Lessons from my three year old in Resilience.

I am reminded daily by my three year old Max, what resilience looks like as I watch him build something only to see it fall, and he says, don’t worry mum, we can build it again! I notice him doing something a bit risky, like riding his bike down a step and as he collects himself off the floor he looks at me and says. Don’t worry mum, I’m ok! When he regularly, accidentally, knocks his drink all over the table, saying it’s ok mum, it’s just an accident, you can clean it up!

One thing he knows, he has our support, our patience, our acceptance and our encouragement to engage in problem-solving to work things out on his own.

Then there are times where he wants more attention, may not feel as supported (when we have to go to work), and when every little bump and fall is like a momentous occasion requiring “teddy ice” and multiple layers of minion band aids, that are to stick everywhere but on himself! Then there are moments of emotional expression “tantrums” and moments of defiance. (No NO NOOO) This is when I have to pull out the big guns, let him have his moment and do nothing, distraction through movement, singing & dancing, silly faces, games and those one on one talks as he “looks me in the eyes” counting 1,2,3.

As adults, we have similar behaviours we are just more accountable for them:
1. High Drama (Workplace Politics &  Conflict)
2. Attention Seeking (through gossiping or negative behaviour)
3. Immature Emotional reactions (commonly know as the “dummy spit”)
4. Do nothing (build resentment instead and blame others)
5. One on ones (performance management)

Let’s look at the four key emotions.
1. Anger: When we believe something is unjust or unfair
2. Sadness: When we experience loss of something that matters to us
3. Fear: When we have the perception that something we don’t want to happen to us, will in the future.
5. Happiness: When we get what we are searching for

We can easily trigger all of these emotions and unfortunately, it’s usually easier to trigger negative emotions than the positive, due to our embedded response of fight, flight or freeze, our survival mechanisms.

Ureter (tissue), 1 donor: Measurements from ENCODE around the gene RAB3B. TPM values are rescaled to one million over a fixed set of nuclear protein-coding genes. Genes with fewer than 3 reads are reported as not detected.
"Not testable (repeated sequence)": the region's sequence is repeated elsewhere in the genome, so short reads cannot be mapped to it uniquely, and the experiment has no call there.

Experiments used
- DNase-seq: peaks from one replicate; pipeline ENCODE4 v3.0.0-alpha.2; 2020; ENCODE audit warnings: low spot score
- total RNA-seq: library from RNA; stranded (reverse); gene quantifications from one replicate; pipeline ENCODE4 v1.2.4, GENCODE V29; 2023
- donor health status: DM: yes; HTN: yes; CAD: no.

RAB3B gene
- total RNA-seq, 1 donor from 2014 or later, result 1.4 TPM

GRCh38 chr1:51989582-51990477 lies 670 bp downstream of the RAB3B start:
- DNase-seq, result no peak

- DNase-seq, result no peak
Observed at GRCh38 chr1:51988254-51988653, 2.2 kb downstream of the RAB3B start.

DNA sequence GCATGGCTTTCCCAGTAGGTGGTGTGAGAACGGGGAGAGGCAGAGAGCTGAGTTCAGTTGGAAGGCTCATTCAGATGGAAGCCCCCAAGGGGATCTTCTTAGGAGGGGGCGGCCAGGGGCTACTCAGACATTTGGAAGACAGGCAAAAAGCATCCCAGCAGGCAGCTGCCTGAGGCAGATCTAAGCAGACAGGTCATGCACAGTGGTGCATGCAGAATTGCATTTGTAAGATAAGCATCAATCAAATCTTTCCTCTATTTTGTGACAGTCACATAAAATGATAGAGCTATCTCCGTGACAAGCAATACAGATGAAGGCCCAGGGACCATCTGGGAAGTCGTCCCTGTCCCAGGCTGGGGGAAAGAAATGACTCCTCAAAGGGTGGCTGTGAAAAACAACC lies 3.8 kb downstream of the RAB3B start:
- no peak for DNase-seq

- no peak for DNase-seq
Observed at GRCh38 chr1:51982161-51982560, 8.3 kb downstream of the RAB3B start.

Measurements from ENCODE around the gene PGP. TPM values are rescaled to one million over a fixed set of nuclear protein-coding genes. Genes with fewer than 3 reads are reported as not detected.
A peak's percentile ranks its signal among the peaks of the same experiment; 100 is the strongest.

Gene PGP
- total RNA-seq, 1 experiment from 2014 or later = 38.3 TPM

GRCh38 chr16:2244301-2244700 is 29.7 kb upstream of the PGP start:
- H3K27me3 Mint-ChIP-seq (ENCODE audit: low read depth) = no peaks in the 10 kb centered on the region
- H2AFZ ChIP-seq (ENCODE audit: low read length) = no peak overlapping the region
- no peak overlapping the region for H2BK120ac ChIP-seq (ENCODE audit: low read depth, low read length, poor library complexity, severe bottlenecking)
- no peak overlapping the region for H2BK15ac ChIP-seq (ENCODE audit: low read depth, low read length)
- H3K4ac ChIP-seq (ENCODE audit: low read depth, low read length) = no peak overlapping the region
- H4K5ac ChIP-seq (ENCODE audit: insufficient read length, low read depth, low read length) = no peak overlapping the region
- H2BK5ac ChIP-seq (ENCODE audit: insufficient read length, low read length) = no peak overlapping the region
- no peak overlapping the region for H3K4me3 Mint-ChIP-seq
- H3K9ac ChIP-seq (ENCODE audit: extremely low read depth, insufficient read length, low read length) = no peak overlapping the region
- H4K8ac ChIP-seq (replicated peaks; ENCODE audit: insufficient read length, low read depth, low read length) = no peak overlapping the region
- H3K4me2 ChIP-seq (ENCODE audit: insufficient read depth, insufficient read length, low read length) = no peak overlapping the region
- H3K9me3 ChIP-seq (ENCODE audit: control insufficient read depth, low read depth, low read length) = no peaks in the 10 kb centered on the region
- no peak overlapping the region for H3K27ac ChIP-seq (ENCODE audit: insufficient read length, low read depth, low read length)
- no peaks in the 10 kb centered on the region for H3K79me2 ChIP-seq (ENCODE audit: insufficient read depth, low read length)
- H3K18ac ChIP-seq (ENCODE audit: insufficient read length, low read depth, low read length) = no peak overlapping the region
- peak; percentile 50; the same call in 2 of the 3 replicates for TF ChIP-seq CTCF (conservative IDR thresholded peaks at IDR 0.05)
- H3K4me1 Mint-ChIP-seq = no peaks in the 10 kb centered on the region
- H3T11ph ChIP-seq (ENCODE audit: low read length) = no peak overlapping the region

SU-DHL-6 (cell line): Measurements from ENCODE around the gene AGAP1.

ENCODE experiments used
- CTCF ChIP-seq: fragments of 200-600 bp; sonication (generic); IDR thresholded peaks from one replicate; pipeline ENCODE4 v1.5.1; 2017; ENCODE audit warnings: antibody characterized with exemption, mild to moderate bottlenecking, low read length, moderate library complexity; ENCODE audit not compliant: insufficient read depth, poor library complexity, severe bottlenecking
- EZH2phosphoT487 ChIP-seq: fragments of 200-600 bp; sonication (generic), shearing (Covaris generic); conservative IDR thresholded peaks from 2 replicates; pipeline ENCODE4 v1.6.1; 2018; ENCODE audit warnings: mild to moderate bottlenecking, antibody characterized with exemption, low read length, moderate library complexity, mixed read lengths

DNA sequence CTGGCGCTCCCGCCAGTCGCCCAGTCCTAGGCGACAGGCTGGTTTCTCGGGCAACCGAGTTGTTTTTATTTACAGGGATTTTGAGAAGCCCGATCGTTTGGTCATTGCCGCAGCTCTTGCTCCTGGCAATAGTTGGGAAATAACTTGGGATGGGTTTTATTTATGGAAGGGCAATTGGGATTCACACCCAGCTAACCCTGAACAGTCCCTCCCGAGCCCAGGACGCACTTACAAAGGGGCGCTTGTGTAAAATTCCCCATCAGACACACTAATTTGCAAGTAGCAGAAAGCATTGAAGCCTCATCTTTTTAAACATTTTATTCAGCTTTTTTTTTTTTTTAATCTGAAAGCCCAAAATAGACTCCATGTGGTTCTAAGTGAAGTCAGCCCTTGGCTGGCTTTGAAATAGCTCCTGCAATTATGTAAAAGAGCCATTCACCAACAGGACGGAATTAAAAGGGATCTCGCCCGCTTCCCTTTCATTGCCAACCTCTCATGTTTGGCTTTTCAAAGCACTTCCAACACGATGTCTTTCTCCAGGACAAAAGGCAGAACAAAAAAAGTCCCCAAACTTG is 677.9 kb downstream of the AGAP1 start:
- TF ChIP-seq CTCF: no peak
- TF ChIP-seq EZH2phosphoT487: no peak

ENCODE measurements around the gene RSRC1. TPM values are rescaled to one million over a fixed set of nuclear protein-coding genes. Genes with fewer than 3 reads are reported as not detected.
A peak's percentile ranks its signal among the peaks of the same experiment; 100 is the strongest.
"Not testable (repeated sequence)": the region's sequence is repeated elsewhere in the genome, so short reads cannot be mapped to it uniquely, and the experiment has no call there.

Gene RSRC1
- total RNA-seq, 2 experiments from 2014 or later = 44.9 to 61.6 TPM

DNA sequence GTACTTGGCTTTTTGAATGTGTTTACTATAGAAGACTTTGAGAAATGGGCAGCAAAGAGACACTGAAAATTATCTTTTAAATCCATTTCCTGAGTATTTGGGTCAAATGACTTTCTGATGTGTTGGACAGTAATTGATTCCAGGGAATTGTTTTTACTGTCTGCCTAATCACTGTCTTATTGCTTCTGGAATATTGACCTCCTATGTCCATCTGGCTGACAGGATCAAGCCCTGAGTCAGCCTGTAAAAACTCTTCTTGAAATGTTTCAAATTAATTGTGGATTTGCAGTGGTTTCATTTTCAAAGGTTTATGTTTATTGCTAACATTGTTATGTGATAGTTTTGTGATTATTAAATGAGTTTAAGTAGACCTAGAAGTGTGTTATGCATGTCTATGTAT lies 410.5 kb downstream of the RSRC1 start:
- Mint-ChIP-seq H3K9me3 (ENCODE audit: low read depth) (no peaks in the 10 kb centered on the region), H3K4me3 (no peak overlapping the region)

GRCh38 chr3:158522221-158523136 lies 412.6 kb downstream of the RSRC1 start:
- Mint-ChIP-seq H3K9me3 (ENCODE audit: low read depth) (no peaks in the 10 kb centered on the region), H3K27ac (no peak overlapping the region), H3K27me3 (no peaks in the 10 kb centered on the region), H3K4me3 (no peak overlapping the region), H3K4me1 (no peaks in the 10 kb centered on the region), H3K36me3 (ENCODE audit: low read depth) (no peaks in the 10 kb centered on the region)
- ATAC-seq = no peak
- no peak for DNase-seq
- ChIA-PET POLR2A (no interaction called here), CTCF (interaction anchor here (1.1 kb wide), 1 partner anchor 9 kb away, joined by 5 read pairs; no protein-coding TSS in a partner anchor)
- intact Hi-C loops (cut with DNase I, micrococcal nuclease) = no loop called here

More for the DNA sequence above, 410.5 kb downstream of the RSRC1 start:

How can we build resilience?
We need to first recognise the four key factors related to our resilience process:

1. Self-Talk:  The messages are we telling ourselves
2. Emotional Self-awareness:  The ability to identify feelings; Anger, sadness or fear
3. Our behaviour patterns: Understand your coping mechanism, fight, flight,  freeze
4. Physical sensation:  The sensation are you feeling in your body.

Here is an example about how this could manifest: Restructure at work

Self-Talk Emotional Self-Awareness Behaviour Physical Sensation
“Am I going to be ok?
Will I have a job when this is over?
What if I don’t?
Should I start looking?
When will we know?
Know one is telling us anything. Do I have enough to pay the rent / mortgage?”
Fear
Anxiety
People Pleasing
Withdrawing
Gossiping
Questioning
Lack Motivation
Poor sleep
Agitated
Racing mind
Sensation in chest, stomach or throat.
Nausea

A more resilient approach

Self-Talk Emotional Self-Awarenesss Behaviour Physical Sensation
“I know what is within my control and what is not. I will let go of the struggle and be confident in the fact that I am employable. I am prepared to do what it takes and take action.” Accept some uncertainty
Confidence in ability to act either way.
Acceptance of current circumstances
Curiosity, questioning own self-talk. “Am I blowing this out of proportion?
Do I have a limiting belief around this situation?”
Acceptance
Preparation to act
Coaching approach
Questioning limiting beliefs and thoughts
Collaborative and supportive approach
Greater self- confidence
Reduced anxiety
Calmer approach.

When evaluating your own resiliency ask yourself the following:

1. Do I feel supported, and surround myself with people who will support me?
2. Am I aware of and accepting of both my strength and my weaknesses?
3. How confident do I feel managing conflict or adversity? Must I always win or be right?
4. Am I good in a crisis – do people depend on me in a crisis?
5. Do I look for possibilities or problems when problem-solving?
6. Have I ever been in this situation before? what happened? What can I do differently now?

As you respond to these ask yourself “do I see problems or possibilities?”

Work through each question and discover ways to either embrace what you are doing and do more of it or discover what is not working as well for you and seek support to change it.

So, like Max, ask “how important is it?” then brush it off or rebuild it, take a moment and have your emotions around it, create a new distraction or give yourself a boost, recognise and appreciate those moments of learning and then do something different, something better.

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Mobile: 0405 523 507| kelley@corporatemagic.com.au